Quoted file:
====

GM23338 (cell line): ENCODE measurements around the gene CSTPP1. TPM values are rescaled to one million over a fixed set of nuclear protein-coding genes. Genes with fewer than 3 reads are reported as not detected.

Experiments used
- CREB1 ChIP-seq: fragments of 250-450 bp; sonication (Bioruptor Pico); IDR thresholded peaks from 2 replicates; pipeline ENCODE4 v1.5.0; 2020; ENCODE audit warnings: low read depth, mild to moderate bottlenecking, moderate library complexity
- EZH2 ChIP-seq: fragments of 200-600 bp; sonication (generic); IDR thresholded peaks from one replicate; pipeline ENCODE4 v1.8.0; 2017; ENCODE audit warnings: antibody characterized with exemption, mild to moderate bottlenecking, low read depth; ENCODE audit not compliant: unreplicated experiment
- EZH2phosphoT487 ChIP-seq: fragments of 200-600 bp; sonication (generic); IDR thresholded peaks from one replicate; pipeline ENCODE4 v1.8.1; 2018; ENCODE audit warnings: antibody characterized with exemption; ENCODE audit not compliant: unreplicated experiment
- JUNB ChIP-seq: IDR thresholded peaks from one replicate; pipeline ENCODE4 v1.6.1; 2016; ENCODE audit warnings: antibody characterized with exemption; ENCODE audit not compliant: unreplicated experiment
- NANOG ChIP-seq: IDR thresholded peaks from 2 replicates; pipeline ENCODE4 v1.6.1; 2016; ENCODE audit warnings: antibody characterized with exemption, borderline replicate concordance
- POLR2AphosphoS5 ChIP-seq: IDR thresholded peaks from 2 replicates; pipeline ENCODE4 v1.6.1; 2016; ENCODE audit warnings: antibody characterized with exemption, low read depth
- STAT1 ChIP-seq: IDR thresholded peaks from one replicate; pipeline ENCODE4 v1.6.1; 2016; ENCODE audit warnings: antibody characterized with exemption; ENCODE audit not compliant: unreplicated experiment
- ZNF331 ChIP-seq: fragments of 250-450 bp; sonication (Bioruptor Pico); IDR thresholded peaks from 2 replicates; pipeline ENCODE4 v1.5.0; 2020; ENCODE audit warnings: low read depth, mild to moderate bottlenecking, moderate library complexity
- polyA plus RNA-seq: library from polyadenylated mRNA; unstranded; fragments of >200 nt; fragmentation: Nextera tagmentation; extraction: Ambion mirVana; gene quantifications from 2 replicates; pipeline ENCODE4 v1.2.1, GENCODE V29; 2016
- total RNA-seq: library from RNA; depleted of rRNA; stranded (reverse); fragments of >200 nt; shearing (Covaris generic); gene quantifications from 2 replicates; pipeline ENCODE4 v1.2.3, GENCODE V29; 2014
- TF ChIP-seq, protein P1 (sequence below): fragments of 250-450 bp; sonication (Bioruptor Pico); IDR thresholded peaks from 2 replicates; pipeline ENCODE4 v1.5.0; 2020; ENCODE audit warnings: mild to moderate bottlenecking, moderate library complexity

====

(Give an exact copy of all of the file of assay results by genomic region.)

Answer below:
GM23338 (cell line): ENCODE measurements around the gene CSTPP1. TPM values are rescaled to one million over a fixed set of nuclear protein-coding genes. Genes with fewer than 3 reads are reported as not detected.

Experiments used
- CREB1 ChIP-seq: fragments of 250-450 bp; sonication (Bioruptor Pico); IDR thresholded peaks from 2 replicates; pipeline ENCODE4 v1.5.0; 2020; ENCODE audit warnings: low read depth, mild to moderate bottlenecking, moderate library complexity
- EZH2 ChIP-seq: fragments of 200-600 bp; sonication (generic); IDR thresholded peaks from one replicate; pipeline ENCODE4 v1.8.0; 2017; ENCODE audit warnings: antibody characterized with exemption, mild to moderate bottlenecking, low read depth; ENCODE audit not compliant: unreplicated experiment
- EZH2phosphoT487 ChIP-seq: fragments of 200-600 bp; sonication (generic); IDR thresholded peaks from one replicate; pipeline ENCODE4 v1.8.1; 2018; ENCODE audit warnings: antibody characterized with exemption; ENCODE audit not compliant: unreplicated experiment
- JUNB ChIP-seq: IDR thresholded peaks from one replicate; pipeline ENCODE4 v1.6.1; 2016; ENCODE audit warnings: antibody characterized with exemption; ENCODE audit not compliant: unreplicated experiment
- NANOG ChIP-seq: IDR thresholded peaks from 2 replicates; pipeline ENCODE4 v1.6.1; 2016; ENCODE audit warnings: antibody characterized with exemption, borderline replicate concordance
- POLR2AphosphoS5 ChIP-seq: IDR thresholded peaks from 2 replicates; pipeline ENCODE4 v1.6.1; 2016; ENCODE audit warnings: antibody characterized with exemption, low read depth
- STAT1 ChIP-seq: IDR thresholded peaks from one replicate; pipeline ENCODE4 v1.6.1; 2016; ENCODE audit warnings: antibody characterized with exemption; ENCODE audit not compliant: unreplicated experiment
- ZNF331 ChIP-seq: fragments of 250-450 bp; sonication (Bioruptor Pico); IDR thresholded peaks from 2 replicates; pipeline ENCODE4 v1.5.0; 2020; ENCODE audit warnings: low read depth, mild to moderate bottlenecking, moderate library complexity
- polyA plus RNA-seq: library from polyadenylated mRNA; unstranded; fragments of >200 nt; fragmentation: Nextera tagmentation; extraction: Ambion mirVana; gene quantifications from 2 replicates; pipeline ENCODE4 v1.2.1, GENCODE V29; 2016
- total RNA-seq: library from RNA; depleted of rRNA; stranded (reverse); fragments of >200 nt; shearing (Covaris generic); gene quantifications from 2 replicates; pipeline ENCODE4 v1.2.3, GENCODE V29; 2014
- TF ChIP-seq, protein P1 (sequence below): fragments of 250-450 bp; sonication (Bioruptor Pico); IDR thresholded peaks from 2 replicates; pipeline ENCODE4 v1.5.0; 2020; ENCODE audit warnings: mild to moderate bottlenecking, moderate library complexity